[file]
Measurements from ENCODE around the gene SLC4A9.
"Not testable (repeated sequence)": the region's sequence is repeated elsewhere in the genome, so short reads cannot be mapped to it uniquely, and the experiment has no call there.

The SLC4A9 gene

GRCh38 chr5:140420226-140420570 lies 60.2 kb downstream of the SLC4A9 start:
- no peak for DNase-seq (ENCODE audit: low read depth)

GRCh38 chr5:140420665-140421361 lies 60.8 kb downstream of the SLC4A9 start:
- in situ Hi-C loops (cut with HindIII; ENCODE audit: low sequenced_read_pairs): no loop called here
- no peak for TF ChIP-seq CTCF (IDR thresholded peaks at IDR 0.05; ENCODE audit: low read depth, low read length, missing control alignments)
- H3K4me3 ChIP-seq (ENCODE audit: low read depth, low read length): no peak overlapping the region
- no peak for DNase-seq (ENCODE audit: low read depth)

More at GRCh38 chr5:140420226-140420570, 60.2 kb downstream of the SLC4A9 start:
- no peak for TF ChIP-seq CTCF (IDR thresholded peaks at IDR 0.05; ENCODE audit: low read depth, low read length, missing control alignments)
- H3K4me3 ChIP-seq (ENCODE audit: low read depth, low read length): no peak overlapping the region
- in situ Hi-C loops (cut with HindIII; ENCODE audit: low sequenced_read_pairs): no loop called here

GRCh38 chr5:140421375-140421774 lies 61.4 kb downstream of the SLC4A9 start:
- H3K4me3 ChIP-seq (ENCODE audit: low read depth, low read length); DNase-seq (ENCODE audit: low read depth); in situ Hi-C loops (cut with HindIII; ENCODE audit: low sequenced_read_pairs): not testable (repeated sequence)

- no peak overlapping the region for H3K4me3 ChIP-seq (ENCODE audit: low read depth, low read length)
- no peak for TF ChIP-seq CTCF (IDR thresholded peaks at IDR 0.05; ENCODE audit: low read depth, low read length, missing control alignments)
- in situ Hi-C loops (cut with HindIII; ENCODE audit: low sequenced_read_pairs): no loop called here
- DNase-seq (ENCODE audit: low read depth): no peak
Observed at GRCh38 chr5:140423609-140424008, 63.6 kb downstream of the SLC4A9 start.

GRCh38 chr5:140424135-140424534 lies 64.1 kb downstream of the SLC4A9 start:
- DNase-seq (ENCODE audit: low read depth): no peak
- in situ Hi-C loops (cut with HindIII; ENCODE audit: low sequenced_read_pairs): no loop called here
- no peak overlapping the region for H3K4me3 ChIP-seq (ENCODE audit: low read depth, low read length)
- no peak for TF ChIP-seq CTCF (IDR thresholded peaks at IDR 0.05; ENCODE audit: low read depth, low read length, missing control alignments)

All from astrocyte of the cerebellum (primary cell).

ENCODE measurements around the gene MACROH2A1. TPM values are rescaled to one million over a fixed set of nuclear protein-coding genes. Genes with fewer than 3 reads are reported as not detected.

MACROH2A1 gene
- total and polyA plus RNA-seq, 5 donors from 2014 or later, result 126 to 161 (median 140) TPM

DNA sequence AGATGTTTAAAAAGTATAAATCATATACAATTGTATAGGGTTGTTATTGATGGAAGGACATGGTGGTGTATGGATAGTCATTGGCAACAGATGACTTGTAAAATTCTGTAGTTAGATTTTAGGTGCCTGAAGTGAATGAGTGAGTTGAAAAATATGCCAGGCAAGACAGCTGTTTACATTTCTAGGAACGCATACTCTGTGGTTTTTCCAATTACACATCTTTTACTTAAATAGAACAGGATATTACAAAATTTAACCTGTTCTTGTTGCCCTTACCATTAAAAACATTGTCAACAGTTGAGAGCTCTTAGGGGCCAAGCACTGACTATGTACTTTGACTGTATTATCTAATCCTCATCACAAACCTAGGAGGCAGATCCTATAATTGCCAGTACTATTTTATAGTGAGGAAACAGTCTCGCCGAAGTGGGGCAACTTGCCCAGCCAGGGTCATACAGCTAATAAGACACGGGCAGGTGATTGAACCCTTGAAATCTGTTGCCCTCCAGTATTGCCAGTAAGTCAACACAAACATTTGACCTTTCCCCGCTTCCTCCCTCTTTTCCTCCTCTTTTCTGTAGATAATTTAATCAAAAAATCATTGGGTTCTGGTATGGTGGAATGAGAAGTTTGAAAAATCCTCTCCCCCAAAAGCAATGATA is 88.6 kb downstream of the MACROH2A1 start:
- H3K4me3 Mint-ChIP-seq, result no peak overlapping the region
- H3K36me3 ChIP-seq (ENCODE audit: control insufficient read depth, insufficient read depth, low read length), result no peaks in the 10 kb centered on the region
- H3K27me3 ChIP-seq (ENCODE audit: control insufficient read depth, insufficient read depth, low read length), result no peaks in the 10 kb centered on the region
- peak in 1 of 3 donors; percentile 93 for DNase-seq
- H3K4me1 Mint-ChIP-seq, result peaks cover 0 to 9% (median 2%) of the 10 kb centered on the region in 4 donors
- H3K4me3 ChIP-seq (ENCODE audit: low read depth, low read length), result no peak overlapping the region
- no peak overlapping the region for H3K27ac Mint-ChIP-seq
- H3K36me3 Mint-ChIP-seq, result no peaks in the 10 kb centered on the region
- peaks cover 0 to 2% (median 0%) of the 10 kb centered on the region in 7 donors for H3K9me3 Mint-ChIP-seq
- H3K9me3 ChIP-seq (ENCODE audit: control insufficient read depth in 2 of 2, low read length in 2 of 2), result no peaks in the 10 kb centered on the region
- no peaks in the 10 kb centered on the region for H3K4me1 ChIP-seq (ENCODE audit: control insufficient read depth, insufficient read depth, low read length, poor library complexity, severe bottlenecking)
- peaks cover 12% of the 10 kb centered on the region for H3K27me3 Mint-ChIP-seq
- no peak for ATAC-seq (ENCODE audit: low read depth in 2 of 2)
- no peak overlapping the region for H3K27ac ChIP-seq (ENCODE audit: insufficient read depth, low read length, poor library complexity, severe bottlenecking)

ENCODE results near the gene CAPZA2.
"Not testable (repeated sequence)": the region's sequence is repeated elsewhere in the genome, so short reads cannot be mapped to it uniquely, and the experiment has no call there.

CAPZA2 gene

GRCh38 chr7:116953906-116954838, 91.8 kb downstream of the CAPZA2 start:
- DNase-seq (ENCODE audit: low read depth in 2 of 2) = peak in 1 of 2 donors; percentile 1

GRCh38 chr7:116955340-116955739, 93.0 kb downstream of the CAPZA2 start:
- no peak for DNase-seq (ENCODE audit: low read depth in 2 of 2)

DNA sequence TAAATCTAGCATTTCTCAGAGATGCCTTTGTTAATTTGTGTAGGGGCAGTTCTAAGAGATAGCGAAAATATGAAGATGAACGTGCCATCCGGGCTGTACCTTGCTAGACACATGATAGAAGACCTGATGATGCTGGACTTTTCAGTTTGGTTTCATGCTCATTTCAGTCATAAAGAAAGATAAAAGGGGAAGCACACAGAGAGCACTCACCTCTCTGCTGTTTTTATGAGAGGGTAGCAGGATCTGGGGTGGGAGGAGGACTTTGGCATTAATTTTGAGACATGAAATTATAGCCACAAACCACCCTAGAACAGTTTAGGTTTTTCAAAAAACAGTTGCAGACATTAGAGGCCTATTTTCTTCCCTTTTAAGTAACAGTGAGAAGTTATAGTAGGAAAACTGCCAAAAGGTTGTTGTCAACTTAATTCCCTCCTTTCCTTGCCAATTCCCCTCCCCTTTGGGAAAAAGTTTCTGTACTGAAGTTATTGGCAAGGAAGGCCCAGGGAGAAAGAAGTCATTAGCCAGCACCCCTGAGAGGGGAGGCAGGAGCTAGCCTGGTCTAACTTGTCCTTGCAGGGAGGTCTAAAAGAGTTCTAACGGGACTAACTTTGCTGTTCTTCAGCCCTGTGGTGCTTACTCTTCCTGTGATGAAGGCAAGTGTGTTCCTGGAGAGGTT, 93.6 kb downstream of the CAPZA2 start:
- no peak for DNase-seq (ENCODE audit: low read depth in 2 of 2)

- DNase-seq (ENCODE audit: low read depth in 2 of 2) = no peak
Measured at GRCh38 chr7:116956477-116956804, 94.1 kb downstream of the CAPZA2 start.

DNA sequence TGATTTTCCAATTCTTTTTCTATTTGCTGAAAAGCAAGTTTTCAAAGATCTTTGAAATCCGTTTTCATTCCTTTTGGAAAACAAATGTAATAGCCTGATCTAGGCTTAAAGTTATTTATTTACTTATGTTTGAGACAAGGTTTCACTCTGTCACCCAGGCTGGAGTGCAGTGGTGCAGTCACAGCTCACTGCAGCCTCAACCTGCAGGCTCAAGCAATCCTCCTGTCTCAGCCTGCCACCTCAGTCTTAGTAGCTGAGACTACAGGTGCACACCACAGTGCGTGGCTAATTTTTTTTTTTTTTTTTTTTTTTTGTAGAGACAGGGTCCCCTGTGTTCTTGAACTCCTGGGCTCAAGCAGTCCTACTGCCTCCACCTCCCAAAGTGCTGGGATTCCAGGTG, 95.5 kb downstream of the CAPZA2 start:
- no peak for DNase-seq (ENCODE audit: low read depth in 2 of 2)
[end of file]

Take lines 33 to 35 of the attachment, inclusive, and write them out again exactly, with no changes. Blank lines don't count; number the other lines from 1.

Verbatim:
- H3K36me3 ChIP-seq (ENCODE audit: control insufficient read depth, insufficient read depth, low read length), result no peaks in the 10 kb centered on the region
- H3K27me3 ChIP-seq (ENCODE audit: control insufficient read depth, insufficient read depth, low read length), result no peaks in the 10 kb centered on the region
- peak in 1 of 3 donors; percentile 93 for DNase-seq